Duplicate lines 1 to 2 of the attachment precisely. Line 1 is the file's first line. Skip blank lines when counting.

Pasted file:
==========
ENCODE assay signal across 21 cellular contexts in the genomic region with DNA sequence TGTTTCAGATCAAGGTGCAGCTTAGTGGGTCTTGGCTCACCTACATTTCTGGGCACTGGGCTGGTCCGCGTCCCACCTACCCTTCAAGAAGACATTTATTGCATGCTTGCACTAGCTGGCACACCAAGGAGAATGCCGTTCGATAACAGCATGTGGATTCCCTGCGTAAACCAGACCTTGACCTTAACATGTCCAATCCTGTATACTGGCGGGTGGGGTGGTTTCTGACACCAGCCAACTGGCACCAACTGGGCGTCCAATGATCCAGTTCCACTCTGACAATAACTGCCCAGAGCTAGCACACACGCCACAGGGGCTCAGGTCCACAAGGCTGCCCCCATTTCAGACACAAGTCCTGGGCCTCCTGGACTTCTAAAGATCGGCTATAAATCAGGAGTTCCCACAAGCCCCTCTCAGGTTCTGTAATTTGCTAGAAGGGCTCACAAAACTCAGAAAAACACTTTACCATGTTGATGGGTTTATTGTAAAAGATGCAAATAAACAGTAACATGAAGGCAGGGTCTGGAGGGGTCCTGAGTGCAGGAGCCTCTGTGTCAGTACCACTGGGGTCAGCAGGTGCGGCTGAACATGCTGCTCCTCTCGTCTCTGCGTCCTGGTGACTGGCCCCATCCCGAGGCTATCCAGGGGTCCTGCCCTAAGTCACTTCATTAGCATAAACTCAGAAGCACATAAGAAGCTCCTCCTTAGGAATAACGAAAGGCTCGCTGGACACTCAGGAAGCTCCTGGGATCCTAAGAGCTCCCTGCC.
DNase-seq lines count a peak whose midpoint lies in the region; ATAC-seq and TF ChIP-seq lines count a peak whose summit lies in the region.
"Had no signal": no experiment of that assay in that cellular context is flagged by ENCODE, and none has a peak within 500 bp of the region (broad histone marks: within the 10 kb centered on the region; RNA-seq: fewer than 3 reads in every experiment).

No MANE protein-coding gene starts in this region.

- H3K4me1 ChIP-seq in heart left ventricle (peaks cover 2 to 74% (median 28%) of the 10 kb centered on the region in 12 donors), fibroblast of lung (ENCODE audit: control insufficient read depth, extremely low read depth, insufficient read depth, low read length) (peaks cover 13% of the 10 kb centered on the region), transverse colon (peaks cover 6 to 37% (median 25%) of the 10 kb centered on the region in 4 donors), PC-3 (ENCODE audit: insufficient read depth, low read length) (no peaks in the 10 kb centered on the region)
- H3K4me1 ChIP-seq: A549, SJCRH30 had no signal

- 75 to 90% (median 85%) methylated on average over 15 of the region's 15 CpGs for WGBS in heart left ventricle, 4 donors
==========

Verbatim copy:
ENCODE assay signal across 21 cellular contexts in the genomic region with DNA sequence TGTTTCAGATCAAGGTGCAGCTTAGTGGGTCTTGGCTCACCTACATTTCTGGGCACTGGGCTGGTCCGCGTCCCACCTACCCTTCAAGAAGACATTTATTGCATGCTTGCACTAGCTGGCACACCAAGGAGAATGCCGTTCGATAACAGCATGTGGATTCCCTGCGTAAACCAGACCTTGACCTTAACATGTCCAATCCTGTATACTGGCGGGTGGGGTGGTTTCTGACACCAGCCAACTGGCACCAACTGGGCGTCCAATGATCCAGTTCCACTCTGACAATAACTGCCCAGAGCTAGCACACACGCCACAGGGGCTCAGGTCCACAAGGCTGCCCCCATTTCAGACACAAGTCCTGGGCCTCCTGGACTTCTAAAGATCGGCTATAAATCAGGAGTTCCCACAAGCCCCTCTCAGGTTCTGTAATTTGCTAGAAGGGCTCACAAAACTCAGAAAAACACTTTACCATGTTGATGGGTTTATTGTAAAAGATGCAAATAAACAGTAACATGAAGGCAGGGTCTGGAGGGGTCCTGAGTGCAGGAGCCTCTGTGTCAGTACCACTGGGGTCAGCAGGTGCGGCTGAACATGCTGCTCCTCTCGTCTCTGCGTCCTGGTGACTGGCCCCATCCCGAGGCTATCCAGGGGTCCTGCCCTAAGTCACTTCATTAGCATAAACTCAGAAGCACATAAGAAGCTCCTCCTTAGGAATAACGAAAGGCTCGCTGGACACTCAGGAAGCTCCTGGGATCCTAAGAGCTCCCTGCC.
DNase-seq lines count a peak whose midpoint lies in the region; ATAC-seq and TF ChIP-seq lines count a peak whose summit lies in the region.